Human rights judges ruled today that Hungarian authorities failed to protect Roma against racist abuse during anti-Roma demonstration.
In its Chamber judgment in the case of Király and Dömötör v. Hungary (application no. 10851/13) the European Court of Human Rights held, by five votes to two, that there had been:
a violation of Article 8 of the European Convention on Human Rights.
The case concerned an anti-Roma demonstration. Király and Dömötör – both of whom are of Roma origin – alleged that the police had failed to protect them from racist abuse during the demonstration and to properly investigate the incident.
Article 41 (just satisfaction)
The court held, by five votes to two, that Hungary was to pay the applicants EUR 7,500 each in respect of non-pecuniary damage, and EUR 3,205 to Király and EUR 3,235 to Dömötör for costs and expenses.
The court found in particular that the authorities’ investigations into the incident had been limited. Namely, one of the investigations – concerning the speeches made during the demonstration – had not taken into account the specific context of the abuse and another – concerning the offence of violence against a group – had been slow and limited to acts of physical violence.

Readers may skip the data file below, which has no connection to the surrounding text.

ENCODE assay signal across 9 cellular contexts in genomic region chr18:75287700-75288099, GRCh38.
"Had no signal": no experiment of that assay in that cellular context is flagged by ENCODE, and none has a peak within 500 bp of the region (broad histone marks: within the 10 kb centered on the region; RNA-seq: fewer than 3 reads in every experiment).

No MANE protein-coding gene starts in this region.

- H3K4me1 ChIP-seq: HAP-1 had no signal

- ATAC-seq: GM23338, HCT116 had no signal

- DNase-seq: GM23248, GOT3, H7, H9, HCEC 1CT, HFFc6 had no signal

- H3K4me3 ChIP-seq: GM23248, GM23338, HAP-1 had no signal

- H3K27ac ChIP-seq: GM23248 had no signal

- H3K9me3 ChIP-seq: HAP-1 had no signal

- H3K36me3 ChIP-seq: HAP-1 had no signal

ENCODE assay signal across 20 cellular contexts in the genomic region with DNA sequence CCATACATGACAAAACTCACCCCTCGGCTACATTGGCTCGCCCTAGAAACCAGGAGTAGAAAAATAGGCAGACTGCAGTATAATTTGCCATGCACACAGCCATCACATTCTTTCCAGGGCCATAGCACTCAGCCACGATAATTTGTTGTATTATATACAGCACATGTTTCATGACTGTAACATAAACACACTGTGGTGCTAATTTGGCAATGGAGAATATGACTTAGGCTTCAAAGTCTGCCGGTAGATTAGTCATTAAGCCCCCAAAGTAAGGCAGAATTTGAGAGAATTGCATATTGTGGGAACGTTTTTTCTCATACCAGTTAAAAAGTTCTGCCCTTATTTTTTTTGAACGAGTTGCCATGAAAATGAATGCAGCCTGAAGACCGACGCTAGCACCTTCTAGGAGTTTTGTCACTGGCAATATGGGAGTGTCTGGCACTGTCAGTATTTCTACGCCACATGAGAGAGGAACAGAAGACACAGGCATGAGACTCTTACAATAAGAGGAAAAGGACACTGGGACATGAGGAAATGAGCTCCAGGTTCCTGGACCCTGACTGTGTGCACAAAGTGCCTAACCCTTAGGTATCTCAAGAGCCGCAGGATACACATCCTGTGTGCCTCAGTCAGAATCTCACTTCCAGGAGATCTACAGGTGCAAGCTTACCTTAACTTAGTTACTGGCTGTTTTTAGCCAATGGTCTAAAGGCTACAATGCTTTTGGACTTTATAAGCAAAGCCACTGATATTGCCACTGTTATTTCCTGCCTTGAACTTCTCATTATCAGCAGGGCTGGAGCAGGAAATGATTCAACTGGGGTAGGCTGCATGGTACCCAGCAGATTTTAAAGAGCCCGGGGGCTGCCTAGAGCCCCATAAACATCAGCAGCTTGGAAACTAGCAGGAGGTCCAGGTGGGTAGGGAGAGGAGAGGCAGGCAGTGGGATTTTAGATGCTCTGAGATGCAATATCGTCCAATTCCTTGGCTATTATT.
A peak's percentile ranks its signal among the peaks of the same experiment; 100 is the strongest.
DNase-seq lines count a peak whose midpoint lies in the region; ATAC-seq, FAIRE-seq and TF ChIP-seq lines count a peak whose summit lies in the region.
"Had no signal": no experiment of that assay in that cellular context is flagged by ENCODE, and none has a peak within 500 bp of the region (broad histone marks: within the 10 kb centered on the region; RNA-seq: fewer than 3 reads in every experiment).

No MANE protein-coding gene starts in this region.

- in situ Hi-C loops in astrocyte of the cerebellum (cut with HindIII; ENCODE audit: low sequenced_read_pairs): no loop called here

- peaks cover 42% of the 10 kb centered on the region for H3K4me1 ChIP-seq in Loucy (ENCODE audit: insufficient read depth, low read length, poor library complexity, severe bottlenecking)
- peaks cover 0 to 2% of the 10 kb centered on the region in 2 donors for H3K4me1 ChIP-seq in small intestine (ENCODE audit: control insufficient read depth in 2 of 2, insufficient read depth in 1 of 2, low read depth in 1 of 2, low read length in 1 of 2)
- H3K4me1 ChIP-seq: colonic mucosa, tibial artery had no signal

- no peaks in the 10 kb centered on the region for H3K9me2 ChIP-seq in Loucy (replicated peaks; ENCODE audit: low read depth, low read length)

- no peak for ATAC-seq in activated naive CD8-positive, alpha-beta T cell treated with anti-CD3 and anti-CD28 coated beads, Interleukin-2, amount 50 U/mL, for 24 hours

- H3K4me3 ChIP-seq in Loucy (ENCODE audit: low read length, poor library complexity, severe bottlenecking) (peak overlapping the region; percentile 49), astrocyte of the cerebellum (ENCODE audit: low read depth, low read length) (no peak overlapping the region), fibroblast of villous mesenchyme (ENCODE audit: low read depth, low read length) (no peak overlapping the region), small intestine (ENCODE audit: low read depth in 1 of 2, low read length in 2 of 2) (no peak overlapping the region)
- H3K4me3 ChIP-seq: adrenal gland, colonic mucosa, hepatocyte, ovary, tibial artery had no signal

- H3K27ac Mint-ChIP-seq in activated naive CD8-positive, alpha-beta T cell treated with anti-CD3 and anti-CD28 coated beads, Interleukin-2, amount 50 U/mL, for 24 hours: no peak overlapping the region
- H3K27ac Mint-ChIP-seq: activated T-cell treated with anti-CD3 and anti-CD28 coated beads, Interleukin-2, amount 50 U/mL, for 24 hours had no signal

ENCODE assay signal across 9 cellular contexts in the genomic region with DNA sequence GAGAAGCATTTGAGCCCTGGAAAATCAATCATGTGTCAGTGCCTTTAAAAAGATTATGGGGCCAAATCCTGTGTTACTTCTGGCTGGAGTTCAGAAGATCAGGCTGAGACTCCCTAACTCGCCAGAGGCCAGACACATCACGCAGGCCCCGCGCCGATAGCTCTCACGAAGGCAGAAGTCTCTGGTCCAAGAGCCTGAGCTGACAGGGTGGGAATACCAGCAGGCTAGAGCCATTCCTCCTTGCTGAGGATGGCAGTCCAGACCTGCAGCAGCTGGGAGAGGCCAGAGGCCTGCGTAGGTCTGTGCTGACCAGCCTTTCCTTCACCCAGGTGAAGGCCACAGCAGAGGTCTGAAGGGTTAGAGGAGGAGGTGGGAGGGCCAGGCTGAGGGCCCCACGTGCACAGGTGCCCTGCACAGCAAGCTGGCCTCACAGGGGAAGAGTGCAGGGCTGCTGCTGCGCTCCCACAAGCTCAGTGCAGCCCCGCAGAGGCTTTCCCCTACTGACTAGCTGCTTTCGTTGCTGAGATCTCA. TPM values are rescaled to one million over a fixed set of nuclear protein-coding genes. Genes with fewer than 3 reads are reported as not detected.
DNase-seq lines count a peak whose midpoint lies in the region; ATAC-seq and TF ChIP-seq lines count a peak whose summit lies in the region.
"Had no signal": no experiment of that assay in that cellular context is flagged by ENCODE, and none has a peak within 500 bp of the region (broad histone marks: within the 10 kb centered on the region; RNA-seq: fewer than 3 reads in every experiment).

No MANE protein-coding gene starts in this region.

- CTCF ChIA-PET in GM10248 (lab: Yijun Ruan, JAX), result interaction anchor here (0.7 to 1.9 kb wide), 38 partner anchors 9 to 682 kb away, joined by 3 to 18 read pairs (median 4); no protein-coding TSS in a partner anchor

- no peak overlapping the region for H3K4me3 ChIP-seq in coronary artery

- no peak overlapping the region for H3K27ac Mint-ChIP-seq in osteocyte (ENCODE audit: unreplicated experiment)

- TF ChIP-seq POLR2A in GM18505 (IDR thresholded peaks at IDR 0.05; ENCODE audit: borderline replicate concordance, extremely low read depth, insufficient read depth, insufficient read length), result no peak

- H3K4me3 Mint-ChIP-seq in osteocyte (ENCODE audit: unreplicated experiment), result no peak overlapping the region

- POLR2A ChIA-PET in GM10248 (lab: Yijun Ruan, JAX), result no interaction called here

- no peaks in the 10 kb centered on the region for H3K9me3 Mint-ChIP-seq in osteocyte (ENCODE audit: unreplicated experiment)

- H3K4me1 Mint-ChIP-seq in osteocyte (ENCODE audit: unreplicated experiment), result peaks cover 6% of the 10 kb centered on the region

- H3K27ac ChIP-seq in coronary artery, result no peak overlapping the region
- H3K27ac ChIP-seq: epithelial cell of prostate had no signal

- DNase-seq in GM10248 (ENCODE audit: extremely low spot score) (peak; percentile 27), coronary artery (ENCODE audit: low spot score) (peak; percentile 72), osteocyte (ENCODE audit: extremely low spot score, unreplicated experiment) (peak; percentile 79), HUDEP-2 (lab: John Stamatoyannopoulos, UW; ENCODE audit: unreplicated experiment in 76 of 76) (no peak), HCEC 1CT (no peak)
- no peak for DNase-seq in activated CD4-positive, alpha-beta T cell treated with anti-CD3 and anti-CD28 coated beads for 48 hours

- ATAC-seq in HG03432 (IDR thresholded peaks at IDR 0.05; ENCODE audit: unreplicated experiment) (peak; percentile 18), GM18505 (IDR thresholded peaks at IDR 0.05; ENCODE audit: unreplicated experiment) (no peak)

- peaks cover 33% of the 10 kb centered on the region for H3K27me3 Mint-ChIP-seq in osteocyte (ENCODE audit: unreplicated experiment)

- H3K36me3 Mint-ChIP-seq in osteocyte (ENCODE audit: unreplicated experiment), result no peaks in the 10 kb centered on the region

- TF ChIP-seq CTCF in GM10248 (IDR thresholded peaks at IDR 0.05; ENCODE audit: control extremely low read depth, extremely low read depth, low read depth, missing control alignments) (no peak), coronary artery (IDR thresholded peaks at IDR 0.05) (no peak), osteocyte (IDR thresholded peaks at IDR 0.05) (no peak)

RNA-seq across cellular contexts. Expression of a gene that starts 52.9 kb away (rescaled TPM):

The investigations had not therefore established the true and complex nature of the events. The cumulative effect of these shortcomings had meant that an openly racist demonstration, with sporadic acts of violence, had remained virtually without legal consequences.
Indeed, the applicants’ psychological integrity had not been effectively protected against what had amounted to nothing less than organised intimidation of the Roma community, by means of a paramilitary parade, verbal threats and speeches advocating a policy of racial segregation.
The court was concerned that this could be perceived by the public as the State’s legitimisation and/or tolerance of such behaviour.